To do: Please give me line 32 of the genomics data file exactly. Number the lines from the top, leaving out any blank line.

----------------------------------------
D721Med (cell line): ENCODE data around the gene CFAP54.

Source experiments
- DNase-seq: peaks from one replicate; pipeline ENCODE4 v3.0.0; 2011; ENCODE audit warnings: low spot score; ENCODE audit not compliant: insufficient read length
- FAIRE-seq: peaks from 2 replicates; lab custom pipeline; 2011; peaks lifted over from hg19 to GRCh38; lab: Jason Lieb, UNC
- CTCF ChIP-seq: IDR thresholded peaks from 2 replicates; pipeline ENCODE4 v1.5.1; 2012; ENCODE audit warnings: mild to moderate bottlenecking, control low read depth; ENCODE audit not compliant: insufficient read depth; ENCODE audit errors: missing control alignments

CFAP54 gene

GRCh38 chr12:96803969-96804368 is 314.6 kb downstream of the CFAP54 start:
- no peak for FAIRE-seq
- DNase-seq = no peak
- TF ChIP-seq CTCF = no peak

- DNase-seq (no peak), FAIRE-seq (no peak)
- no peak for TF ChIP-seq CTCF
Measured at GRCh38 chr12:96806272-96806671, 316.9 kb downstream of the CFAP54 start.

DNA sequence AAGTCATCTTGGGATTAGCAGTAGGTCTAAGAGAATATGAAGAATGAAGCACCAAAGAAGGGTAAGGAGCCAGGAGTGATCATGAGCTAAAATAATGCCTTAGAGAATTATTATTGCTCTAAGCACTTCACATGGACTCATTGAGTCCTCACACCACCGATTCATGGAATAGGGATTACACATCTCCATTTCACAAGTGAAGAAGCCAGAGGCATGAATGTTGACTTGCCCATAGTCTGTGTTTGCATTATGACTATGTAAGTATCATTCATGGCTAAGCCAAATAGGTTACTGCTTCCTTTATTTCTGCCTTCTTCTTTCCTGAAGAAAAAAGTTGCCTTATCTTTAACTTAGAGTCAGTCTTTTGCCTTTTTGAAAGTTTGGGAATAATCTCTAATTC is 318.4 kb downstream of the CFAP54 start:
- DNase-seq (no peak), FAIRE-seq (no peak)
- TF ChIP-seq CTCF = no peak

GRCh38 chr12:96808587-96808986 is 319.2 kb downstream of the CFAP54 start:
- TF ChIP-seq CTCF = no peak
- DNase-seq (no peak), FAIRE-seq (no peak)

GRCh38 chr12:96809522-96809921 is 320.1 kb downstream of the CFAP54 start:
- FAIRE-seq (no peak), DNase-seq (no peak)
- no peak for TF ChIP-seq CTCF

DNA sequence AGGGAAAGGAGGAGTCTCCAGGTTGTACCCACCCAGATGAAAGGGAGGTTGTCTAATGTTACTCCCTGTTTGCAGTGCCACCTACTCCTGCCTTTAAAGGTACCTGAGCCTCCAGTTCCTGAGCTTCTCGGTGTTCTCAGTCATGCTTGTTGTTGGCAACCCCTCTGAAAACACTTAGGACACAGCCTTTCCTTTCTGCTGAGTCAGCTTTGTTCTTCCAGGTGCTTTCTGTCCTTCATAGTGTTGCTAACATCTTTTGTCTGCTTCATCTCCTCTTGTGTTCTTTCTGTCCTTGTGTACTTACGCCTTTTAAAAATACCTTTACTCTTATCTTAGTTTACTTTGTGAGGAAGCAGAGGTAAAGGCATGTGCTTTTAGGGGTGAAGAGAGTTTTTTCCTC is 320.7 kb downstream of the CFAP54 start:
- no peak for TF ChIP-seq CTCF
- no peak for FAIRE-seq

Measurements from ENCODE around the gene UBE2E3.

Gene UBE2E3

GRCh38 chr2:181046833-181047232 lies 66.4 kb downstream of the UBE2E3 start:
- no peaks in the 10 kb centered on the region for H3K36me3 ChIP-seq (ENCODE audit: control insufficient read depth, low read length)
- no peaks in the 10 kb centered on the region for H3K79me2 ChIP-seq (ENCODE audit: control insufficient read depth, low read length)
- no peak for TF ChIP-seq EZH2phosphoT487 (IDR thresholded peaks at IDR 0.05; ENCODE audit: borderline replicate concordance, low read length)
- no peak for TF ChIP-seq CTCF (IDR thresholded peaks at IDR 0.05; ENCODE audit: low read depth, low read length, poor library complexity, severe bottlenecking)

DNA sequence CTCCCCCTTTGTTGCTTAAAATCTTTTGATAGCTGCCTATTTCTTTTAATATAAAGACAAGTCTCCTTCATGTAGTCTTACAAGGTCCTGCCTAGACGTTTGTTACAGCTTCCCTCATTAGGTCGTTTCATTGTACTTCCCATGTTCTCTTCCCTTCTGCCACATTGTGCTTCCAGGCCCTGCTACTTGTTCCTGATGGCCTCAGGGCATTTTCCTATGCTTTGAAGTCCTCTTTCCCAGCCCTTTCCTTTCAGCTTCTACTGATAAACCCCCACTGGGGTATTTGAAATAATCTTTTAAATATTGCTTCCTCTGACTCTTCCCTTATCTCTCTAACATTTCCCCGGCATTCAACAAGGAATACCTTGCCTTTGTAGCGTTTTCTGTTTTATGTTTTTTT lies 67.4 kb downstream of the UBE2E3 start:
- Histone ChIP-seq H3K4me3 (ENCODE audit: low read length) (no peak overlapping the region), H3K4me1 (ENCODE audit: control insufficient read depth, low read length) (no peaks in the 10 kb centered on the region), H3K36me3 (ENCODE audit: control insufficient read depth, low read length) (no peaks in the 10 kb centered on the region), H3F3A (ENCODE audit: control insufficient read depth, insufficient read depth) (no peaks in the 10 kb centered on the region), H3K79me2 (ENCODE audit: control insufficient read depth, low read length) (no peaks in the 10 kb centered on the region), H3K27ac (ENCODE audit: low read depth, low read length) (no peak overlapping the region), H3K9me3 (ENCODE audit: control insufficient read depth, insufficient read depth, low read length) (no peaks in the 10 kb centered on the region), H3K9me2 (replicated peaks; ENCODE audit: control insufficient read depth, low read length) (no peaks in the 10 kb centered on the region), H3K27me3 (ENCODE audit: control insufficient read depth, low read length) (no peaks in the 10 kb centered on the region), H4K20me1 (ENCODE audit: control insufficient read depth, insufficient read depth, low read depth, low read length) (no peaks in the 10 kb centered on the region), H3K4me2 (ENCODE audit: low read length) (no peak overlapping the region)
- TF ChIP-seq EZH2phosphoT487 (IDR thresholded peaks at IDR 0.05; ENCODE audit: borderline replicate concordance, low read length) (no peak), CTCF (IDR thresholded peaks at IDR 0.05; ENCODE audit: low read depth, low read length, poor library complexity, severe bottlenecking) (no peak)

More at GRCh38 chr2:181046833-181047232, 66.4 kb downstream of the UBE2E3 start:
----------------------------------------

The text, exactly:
- no peak for TF ChIP-seq CTCF (IDR thresholded peaks at IDR 0.05; ENCODE audit: low read depth, low read length, poor library complexity, severe bottlenecking)